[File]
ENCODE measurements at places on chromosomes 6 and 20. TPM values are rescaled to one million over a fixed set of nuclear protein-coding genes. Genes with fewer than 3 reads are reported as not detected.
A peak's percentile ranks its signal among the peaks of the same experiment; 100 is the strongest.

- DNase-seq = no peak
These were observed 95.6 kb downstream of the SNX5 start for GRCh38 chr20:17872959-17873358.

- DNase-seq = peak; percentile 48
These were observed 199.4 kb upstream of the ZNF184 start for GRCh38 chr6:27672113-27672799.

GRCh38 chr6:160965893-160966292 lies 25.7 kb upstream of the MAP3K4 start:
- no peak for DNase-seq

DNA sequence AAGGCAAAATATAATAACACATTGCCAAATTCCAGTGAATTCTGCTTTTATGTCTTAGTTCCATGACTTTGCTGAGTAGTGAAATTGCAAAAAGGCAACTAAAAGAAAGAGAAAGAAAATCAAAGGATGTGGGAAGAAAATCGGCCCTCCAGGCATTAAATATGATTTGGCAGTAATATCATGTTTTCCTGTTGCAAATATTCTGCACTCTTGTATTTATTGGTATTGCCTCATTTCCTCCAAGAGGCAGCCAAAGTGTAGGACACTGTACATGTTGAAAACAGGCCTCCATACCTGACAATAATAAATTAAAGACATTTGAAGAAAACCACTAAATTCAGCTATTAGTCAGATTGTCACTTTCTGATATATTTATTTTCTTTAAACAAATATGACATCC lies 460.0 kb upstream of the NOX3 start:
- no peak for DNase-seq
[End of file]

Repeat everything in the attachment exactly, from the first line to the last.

ENCODE measurements at places on chromosomes 6 and 20. TPM values are rescaled to one million over a fixed set of nuclear protein-coding genes. Genes with fewer than 3 reads are reported as not detected.
A peak's percentile ranks its signal among the peaks of the same experiment; 100 is the strongest.

- DNase-seq = no peak
These were observed 95.6 kb downstream of the SNX5 start for GRCh38 chr20:17872959-17873358.

- DNase-seq = peak; percentile 48
These were observed 199.4 kb upstream of the ZNF184 start for GRCh38 chr6:27672113-27672799.

GRCh38 chr6:160965893-160966292 lies 25.7 kb upstream of the MAP3K4 start:
- no peak for DNase-seq

DNA sequence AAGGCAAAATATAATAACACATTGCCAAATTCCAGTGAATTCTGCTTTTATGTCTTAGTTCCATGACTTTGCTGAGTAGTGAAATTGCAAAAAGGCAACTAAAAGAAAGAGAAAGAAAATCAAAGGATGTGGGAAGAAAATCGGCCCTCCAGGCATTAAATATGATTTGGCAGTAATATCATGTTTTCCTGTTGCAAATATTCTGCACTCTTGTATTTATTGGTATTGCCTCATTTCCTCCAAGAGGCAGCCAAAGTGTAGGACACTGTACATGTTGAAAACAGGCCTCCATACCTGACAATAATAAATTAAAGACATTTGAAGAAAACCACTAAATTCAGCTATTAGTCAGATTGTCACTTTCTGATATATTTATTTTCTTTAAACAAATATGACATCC lies 460.0 kb upstream of the NOX3 start:
- no peak for DNase-seq